In the wake of the September 11 terrorist attacks, the P&C insurance industry is scrambling to properly define war and terrorism.

There is no legal definition for those terms in the Insurance Act of Canada, and both insurers and insured fear the consequences. The Insurance Bureau of Canada (IBC), in an effort to stem those worries, has created a taskforce to examine the issue.

According to Robert Tremblay, Manager of Public Affairs at IBC, “the insurance industry cannot cover infinite risk with finite resources. In other words, what happened September 11 is that the worst-case scenario that we would have imagined in the case of a terrorist attack was just completely redefined.”

“In our industry we set premiums in line with risk, taking into consideration the mechanisms that we have to spread the risk amongst many players – in this case reinsurance. What happened after September 11 is that reinsurers started to look at their liability and the new risk and asked if the premiums are in line. The answer was no.”

Another problem with current definitions lies at the level of how ‘aggressive actions’ are classified, and whether they may be excluded from insurance coverage. Mr. Tremblay explains, “In Canada we have a different wording than the U.S.. They have ‘act of war’ and that is defined based on the traditional definition of a war – an act of aggression between two sovereign countries. In Canada we have an additional clause which is an ‘act of foreign enemy.’ But what does it mean? How is it defined?”

“That is the question for which we are seeking clarifications. The IBC has appointed a taskforce, chaired by Stanley Griffin [Senior Vice-President, responsible for Regional Operations], which comprises a representation from all sectors of the insurance industry. That taskforce has the complex task of reviewing what our wording means, and what else can be done to bring clarity. The taskforce has to report to the board of directors of the IBC at the December meeting. There’s obviously a sense of urgency here because what would happen if a similar event was to happen in Canada? We would have all sorts of interpretations, and we want to make sure that we have one accepted definition.”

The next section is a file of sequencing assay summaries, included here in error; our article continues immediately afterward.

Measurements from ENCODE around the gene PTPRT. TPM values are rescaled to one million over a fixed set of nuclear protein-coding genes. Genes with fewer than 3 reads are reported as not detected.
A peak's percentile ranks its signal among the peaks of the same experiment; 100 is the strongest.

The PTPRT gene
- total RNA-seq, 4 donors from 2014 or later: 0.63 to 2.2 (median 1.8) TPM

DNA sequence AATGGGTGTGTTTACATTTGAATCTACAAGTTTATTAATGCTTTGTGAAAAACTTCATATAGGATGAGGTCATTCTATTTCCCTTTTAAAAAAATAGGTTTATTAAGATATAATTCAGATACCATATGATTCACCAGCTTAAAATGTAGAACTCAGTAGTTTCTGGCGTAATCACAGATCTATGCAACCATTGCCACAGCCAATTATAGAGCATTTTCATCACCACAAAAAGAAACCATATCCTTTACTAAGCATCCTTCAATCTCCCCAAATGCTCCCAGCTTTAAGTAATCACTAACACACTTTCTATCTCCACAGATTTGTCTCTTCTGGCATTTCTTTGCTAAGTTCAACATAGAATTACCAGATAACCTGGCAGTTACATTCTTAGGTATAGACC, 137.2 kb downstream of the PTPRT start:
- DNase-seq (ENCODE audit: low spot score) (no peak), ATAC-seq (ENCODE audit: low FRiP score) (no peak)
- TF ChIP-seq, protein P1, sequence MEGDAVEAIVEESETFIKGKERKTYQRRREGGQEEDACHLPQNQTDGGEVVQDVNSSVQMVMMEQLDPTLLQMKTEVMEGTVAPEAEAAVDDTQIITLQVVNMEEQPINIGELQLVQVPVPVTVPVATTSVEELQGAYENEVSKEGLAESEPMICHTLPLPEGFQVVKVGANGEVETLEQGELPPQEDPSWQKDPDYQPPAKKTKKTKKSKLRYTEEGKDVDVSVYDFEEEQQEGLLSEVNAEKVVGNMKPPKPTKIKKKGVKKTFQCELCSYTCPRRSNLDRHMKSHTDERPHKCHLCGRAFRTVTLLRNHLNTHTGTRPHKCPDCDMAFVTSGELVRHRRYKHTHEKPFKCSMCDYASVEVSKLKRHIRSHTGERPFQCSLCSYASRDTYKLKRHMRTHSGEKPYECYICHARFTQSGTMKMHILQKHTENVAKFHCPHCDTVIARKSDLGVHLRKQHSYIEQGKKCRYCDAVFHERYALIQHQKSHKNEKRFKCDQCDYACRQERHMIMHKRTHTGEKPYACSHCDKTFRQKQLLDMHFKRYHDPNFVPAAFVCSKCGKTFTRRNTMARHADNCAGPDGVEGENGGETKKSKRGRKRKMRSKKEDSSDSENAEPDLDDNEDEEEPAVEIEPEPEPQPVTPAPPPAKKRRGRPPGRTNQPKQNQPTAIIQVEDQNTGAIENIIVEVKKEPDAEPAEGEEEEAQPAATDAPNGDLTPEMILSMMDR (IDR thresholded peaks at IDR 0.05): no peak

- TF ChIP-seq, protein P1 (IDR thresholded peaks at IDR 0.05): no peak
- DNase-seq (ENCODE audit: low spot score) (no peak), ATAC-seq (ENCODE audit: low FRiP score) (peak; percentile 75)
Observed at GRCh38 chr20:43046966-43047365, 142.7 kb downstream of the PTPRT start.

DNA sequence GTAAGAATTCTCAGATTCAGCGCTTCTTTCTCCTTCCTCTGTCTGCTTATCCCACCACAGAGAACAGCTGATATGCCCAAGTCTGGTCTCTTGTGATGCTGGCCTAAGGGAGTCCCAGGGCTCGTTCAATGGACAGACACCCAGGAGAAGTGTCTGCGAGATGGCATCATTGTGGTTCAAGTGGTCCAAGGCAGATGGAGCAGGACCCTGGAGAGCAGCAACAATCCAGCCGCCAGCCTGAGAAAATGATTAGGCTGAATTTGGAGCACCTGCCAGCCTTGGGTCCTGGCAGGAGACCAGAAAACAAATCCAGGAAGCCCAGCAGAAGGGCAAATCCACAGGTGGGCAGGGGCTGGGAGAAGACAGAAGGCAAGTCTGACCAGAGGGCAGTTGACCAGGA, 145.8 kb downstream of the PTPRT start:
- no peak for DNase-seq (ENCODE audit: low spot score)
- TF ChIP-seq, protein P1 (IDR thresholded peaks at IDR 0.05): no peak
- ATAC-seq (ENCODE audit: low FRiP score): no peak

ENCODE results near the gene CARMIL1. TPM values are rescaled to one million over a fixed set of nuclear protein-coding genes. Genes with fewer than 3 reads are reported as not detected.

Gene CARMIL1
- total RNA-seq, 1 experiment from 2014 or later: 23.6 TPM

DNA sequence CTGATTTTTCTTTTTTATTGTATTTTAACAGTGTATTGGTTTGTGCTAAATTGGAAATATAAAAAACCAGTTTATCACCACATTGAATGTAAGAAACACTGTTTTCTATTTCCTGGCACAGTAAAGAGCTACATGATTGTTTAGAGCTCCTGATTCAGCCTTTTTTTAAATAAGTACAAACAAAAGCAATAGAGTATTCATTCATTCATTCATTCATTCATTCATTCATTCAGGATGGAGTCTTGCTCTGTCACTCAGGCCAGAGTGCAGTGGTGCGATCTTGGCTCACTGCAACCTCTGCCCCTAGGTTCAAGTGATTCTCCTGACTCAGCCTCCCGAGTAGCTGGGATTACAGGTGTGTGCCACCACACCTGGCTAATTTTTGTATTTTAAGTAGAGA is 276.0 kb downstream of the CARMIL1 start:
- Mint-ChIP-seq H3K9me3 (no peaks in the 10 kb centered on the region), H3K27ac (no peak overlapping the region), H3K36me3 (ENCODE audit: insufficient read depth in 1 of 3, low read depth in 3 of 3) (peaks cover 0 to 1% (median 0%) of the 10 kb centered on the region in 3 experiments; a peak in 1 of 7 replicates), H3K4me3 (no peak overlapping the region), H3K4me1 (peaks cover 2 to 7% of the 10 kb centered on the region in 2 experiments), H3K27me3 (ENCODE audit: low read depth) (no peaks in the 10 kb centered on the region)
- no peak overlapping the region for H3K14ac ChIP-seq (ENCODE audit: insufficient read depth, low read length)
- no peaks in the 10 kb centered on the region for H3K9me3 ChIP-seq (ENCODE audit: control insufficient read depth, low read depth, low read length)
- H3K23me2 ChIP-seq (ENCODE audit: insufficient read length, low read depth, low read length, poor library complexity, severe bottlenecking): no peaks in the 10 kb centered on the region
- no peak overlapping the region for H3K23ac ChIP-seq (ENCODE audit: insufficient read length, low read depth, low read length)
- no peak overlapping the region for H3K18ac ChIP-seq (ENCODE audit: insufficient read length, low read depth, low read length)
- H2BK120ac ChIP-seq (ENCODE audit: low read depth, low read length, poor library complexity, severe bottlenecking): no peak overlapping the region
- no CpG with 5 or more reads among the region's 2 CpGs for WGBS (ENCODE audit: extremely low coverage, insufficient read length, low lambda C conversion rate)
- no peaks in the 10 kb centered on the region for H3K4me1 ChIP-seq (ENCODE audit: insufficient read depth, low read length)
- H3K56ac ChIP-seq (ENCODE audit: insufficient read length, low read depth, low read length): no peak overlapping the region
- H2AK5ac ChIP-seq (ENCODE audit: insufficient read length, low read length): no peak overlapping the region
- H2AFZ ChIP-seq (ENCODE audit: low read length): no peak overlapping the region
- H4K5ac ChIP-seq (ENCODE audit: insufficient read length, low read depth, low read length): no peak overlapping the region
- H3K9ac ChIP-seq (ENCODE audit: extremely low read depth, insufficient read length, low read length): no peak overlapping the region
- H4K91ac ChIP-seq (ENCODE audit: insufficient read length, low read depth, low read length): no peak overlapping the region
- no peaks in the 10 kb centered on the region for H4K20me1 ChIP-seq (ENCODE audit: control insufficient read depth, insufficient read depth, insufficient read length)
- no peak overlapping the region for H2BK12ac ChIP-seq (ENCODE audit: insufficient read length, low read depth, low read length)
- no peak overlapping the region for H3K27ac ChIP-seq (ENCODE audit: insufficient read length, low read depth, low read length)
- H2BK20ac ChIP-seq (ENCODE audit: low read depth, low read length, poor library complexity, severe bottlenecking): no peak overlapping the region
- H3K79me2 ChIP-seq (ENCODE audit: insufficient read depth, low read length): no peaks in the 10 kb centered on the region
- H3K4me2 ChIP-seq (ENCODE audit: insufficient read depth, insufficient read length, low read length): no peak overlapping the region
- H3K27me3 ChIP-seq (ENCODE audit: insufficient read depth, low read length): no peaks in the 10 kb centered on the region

Mr. Tremblay is staying positive. Although he admits to having the impression that there will be a lot of litigation surrounding the September 11 events, he claims, “I’m quite optimistic that, the P&C insurance industry being what it is, we are going to figure out something that would be sound for the insurance industry and for the insured. In a broad context, that’s what the task force mandate is.”

Mr. Tremblay’s colleague Randy Bundus, Vice-President and General Counsel at the IBC, is more cautious. He implies that the task force’s efforts may have lesser value. “We could attempt at IBC to come up with a definition, but the courts wouldn’t be bound by that definition. The terms were left undefined in the legislation. That’s why we can do our best but it won’t really advance the cause, because the courts can say, “Yes, nice try, IBC, but we don’t agree,” after the fact, and by then the loss has happened. It’s too late. That’s a part of what would prevent us from spending huge amounts of effort on that, unless we could be sure that the legislation would be amended to incorporate the definitions we propose.”

For the moment, the fact remains that ‘war,’ ‘act of war,’ and ‘act of foreign enemy’ are terms undefined by the Insurance Act of Canada. P&C insurance companies may themselves apply definitions to these terms, according to their mandates, and accordingly accept or deny insurance claims.

In fact, the terms will remain undefined for as long as the issue is not brought before the courts. According to Mr. Bundus, “If there were claims on Canadian policies, and if these claims were denied on the basis of the war exclusion, at that point it would rest with the insured to have a judicial determination to say whether or not that was an appropriate use of risk exclusion for that set of facts. That could take some time.”

For the foreseeable future, then, it seems that the best defence is knowledge. Mr. Bundus says that people seeking P&C insurance at the moment should be extra attentive to detail. “They’d be wise to check their policy wording in advance with their agents and companies. Some companies may be changing their wording.”

“You want to watch out for a wording that actually specifically says ‘we do not cover losses arising from terrorist acts.’ That might go quite a way to dealing with situations like September 11. You would also want to check to determine if the company made an effort to define ‘terrorist act.’ In their exclusion perhaps they’ll limit sorts of terrorist acts that would be excluded.”